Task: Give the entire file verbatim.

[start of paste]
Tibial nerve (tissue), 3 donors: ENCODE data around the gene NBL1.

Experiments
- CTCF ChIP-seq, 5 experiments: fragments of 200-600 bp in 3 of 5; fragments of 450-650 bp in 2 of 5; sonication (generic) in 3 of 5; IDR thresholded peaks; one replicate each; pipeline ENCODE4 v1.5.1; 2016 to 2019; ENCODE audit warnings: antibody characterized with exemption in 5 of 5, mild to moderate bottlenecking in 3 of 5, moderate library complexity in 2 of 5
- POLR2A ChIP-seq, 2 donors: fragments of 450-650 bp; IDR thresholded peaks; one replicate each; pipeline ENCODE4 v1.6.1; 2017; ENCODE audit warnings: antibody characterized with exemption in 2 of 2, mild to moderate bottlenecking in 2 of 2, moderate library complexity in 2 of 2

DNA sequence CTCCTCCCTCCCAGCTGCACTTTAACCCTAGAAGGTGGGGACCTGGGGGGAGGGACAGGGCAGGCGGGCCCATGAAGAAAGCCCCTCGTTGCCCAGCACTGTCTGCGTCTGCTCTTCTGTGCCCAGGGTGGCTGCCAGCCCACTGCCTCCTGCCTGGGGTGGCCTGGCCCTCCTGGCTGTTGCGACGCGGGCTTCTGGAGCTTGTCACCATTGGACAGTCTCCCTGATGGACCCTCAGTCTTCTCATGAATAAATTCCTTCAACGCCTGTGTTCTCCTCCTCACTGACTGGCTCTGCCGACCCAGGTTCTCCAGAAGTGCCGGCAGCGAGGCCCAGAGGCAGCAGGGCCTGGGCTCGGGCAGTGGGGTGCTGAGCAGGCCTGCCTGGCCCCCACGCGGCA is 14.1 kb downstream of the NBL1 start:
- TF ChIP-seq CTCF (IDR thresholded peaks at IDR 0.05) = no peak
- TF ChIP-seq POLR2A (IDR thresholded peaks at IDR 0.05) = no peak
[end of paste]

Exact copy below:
Tibial nerve (tissue), 3 donors: ENCODE data around the gene NBL1.

Experiments
- CTCF ChIP-seq, 5 experiments: fragments of 200-600 bp in 3 of 5; fragments of 450-650 bp in 2 of 5; sonication (generic) in 3 of 5; IDR thresholded peaks; one replicate each; pipeline ENCODE4 v1.5.1; 2016 to 2019; ENCODE audit warnings: antibody characterized with exemption in 5 of 5, mild to moderate bottlenecking in 3 of 5, moderate library complexity in 2 of 5
- POLR2A ChIP-seq, 2 donors: fragments of 450-650 bp; IDR thresholded peaks; one replicate each; pipeline ENCODE4 v1.6.1; 2017; ENCODE audit warnings: antibody characterized with exemption in 2 of 2, mild to moderate bottlenecking in 2 of 2, moderate library complexity in 2 of 2

DNA sequence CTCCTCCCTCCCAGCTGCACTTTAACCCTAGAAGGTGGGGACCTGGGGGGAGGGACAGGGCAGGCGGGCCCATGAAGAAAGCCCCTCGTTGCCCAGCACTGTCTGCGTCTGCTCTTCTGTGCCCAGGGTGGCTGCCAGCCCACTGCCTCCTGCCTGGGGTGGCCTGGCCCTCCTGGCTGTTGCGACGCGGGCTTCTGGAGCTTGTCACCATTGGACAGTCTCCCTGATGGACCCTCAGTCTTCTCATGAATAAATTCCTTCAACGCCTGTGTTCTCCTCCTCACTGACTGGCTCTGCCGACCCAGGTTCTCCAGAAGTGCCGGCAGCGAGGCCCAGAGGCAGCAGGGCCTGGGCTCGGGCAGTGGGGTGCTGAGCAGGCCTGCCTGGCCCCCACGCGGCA is 14.1 kb downstream of the NBL1 start:
- TF ChIP-seq CTCF (IDR thresholded peaks at IDR 0.05) = no peak
- TF ChIP-seq POLR2A (IDR thresholded peaks at IDR 0.05) = no peak